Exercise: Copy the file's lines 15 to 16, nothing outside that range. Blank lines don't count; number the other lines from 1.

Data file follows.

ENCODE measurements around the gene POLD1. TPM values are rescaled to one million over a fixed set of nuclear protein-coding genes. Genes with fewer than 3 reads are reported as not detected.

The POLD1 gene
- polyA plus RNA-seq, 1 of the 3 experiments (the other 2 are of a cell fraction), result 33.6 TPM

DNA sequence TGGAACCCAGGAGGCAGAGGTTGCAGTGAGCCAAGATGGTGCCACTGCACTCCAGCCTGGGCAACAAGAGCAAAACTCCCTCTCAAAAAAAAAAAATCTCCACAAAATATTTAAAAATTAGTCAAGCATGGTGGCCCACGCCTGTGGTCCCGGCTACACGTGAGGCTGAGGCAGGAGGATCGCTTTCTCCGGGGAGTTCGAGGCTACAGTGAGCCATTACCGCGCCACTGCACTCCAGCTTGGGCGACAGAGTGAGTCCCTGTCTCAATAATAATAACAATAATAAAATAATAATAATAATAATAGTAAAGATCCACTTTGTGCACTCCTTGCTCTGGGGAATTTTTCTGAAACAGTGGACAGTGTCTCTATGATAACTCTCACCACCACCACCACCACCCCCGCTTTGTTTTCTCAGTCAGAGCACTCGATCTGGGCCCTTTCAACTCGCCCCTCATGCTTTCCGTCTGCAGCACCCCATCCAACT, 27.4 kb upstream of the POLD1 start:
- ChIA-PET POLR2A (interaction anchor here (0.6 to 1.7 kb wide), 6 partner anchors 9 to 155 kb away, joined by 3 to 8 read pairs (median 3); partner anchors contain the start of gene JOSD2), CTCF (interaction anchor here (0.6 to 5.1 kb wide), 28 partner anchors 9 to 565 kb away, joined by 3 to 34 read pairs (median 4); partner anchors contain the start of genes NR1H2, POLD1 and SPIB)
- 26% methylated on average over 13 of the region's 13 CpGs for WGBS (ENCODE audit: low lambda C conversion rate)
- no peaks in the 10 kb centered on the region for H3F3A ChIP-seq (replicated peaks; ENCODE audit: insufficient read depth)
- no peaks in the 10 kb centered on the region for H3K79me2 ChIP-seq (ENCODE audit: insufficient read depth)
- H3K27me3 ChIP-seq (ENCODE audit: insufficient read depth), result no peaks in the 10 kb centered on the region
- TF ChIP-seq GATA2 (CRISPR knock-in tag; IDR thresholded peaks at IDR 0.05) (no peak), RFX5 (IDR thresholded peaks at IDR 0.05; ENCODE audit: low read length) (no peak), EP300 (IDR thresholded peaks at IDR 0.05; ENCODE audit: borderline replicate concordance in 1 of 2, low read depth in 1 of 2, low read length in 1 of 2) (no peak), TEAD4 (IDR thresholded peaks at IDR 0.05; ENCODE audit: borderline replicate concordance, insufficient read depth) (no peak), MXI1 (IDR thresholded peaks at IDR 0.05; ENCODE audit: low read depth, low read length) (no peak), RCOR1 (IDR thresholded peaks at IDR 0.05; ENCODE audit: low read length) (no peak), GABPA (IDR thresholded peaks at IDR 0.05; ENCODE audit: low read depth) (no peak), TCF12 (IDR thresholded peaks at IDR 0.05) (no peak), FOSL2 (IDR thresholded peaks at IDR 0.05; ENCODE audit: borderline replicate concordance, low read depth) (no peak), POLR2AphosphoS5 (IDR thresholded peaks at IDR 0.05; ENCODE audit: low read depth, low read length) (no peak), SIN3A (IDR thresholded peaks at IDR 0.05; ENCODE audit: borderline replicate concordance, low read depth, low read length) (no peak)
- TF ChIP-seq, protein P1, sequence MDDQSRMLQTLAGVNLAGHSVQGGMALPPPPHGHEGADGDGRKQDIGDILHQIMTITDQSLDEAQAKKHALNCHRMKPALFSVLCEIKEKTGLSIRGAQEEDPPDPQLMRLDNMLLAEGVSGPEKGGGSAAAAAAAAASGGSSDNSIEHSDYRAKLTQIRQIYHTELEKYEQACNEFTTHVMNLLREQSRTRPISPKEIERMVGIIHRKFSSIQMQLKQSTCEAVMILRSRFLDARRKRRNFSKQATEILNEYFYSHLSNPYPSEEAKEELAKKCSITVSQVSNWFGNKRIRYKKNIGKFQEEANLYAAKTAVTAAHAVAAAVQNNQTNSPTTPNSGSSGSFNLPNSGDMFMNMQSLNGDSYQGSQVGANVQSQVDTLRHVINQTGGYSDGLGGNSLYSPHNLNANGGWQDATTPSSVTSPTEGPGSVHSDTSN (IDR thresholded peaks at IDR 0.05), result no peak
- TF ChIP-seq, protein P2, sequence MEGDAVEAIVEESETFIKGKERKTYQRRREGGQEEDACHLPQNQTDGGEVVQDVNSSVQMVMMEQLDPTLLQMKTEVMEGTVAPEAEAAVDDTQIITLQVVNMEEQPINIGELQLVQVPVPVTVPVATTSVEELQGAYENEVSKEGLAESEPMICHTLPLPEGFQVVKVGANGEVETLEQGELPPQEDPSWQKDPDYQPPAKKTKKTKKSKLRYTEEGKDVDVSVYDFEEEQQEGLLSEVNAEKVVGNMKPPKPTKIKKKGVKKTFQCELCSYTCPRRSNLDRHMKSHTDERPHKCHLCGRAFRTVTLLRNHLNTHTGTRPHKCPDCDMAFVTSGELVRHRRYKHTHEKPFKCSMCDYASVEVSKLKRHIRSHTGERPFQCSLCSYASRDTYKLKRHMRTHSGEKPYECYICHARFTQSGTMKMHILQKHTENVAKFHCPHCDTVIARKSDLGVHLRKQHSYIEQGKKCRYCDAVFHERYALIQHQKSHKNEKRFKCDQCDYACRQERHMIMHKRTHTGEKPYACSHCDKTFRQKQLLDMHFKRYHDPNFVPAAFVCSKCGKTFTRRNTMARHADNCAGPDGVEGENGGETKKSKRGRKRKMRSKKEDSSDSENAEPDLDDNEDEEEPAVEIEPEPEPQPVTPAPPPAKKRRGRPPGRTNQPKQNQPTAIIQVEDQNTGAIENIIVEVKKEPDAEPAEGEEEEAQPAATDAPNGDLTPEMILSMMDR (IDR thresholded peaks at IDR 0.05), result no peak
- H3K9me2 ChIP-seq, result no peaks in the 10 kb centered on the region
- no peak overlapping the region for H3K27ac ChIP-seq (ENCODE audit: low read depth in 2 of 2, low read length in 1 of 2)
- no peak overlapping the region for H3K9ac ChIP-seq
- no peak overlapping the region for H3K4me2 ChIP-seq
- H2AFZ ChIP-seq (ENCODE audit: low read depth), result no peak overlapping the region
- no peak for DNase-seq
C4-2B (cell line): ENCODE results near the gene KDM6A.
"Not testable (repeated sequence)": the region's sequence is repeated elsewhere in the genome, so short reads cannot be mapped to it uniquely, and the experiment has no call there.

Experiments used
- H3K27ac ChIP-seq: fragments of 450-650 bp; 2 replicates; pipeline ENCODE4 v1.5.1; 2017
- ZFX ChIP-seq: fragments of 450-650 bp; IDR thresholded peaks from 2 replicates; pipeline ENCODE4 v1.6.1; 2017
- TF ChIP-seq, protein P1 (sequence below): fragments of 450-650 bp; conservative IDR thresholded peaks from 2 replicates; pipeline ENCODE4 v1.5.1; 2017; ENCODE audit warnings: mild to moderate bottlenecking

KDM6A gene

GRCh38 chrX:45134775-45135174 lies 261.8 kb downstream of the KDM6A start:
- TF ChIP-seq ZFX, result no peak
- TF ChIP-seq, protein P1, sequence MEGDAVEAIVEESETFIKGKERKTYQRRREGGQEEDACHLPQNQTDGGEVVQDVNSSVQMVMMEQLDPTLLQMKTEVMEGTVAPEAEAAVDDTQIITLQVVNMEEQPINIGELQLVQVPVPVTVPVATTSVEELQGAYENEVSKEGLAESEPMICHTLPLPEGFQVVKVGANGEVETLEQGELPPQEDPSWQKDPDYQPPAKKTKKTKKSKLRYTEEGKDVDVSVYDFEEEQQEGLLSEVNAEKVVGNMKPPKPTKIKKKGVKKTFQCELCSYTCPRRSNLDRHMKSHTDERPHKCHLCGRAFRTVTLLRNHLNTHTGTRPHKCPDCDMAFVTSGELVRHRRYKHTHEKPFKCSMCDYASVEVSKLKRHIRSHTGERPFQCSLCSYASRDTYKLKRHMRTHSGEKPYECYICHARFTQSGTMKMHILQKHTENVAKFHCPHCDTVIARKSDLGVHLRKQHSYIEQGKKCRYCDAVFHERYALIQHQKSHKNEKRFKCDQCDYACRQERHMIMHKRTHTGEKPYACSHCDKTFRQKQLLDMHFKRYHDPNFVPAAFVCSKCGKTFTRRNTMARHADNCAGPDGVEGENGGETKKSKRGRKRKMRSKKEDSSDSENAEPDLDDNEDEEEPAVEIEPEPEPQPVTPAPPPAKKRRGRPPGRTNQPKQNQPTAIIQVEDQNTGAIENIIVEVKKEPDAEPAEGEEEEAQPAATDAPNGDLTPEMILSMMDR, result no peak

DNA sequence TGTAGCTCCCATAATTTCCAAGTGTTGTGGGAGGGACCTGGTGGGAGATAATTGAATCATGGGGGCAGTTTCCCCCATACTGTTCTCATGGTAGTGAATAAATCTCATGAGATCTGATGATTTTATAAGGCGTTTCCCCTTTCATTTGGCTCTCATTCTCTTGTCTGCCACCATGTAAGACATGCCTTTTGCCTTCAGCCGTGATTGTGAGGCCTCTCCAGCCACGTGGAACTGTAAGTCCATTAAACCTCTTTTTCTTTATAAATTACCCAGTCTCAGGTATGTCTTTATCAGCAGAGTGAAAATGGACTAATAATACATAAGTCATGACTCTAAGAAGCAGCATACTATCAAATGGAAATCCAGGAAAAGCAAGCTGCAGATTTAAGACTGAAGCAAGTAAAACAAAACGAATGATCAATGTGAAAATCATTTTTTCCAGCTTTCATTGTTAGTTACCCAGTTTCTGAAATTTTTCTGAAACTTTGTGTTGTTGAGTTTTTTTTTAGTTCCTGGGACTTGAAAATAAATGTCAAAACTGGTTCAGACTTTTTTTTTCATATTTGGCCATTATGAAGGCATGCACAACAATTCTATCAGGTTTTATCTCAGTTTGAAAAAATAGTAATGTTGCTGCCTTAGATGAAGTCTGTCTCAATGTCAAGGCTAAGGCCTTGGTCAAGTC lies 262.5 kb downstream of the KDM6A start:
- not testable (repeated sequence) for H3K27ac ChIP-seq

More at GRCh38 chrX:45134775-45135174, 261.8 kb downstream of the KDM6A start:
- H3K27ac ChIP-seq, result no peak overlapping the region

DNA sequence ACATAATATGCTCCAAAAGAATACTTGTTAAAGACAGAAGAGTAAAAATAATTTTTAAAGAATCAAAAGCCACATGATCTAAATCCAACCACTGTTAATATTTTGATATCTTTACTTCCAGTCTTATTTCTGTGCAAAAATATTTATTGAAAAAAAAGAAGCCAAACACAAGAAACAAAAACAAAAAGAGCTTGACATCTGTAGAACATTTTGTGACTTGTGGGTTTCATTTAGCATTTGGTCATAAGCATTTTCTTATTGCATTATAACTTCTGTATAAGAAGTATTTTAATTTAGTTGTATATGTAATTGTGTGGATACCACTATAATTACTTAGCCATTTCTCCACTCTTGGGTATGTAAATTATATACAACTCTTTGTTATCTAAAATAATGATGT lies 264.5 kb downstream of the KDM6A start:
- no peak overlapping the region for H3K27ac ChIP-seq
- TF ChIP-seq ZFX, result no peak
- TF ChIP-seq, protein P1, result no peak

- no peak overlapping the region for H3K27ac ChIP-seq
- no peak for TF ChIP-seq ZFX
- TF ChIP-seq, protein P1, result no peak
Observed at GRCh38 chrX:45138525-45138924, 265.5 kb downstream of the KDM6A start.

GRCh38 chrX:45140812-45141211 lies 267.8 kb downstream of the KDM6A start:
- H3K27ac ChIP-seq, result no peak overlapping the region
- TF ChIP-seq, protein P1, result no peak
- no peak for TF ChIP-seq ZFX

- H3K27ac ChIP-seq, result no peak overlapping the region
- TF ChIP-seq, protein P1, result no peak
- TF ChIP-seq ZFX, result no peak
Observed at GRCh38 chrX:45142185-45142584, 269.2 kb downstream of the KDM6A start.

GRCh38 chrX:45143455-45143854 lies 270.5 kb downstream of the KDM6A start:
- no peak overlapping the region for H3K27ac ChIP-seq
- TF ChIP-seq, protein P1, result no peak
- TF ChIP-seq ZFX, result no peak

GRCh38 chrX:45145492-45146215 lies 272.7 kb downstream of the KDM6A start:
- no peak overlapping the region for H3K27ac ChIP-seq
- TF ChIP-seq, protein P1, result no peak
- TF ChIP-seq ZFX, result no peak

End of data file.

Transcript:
- no peak overlapping the region for H3K9ac ChIP-seq
- no peak overlapping the region for H3K4me2 ChIP-seq